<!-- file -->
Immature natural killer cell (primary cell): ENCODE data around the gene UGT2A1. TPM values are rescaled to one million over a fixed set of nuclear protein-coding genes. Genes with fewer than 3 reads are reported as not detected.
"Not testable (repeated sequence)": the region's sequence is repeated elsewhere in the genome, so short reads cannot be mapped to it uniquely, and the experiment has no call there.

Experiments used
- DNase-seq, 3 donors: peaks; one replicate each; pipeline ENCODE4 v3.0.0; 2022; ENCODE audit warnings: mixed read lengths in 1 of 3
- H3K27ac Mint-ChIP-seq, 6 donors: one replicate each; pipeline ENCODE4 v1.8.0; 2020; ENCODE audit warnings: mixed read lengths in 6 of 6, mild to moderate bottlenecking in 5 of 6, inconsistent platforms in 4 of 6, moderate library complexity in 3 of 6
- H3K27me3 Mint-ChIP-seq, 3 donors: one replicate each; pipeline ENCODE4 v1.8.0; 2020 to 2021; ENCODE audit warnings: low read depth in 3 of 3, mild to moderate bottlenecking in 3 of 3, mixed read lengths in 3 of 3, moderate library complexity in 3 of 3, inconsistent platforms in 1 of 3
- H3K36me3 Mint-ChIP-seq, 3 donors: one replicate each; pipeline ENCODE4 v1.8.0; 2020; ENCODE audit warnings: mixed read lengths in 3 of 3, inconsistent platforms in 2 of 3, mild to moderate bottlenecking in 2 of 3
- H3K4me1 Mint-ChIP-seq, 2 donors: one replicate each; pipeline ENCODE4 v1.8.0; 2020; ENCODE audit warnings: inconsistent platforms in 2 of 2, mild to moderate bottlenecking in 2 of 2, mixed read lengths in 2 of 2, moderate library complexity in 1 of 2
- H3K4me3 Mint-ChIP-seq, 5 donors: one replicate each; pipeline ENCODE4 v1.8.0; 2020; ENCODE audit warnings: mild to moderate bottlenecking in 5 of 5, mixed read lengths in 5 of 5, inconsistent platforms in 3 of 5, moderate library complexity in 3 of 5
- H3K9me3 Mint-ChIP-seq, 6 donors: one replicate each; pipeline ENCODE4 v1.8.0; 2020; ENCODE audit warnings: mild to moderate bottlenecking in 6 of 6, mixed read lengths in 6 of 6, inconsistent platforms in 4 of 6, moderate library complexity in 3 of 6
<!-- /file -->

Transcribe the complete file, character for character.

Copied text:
Immature natural killer cell (primary cell): ENCODE data around the gene UGT2A1. TPM values are rescaled to one million over a fixed set of nuclear protein-coding genes. Genes with fewer than 3 reads are reported as not detected.
"Not testable (repeated sequence)": the region's sequence is repeated elsewhere in the genome, so short reads cannot be mapped to it uniquely, and the experiment has no call there.

Experiments used
- DNase-seq, 3 donors: peaks; one replicate each; pipeline ENCODE4 v3.0.0; 2022; ENCODE audit warnings: mixed read lengths in 1 of 3
- H3K27ac Mint-ChIP-seq, 6 donors: one replicate each; pipeline ENCODE4 v1.8.0; 2020; ENCODE audit warnings: mixed read lengths in 6 of 6, mild to moderate bottlenecking in 5 of 6, inconsistent platforms in 4 of 6, moderate library complexity in 3 of 6
- H3K27me3 Mint-ChIP-seq, 3 donors: one replicate each; pipeline ENCODE4 v1.8.0; 2020 to 2021; ENCODE audit warnings: low read depth in 3 of 3, mild to moderate bottlenecking in 3 of 3, mixed read lengths in 3 of 3, moderate library complexity in 3 of 3, inconsistent platforms in 1 of 3
- H3K36me3 Mint-ChIP-seq, 3 donors: one replicate each; pipeline ENCODE4 v1.8.0; 2020; ENCODE audit warnings: mixed read lengths in 3 of 3, inconsistent platforms in 2 of 3, mild to moderate bottlenecking in 2 of 3
- H3K4me1 Mint-ChIP-seq, 2 donors: one replicate each; pipeline ENCODE4 v1.8.0; 2020; ENCODE audit warnings: inconsistent platforms in 2 of 2, mild to moderate bottlenecking in 2 of 2, mixed read lengths in 2 of 2, moderate library complexity in 1 of 2
- H3K4me3 Mint-ChIP-seq, 5 donors: one replicate each; pipeline ENCODE4 v1.8.0; 2020; ENCODE audit warnings: mild to moderate bottlenecking in 5 of 5, mixed read lengths in 5 of 5, inconsistent platforms in 3 of 5, moderate library complexity in 3 of 5
- H3K9me3 Mint-ChIP-seq, 6 donors: one replicate each; pipeline ENCODE4 v1.8.0; 2020; ENCODE audit warnings: mild to moderate bottlenecking in 6 of 6, mixed read lengths in 6 of 6, inconsistent platforms in 4 of 6, moderate library complexity in 3 of 6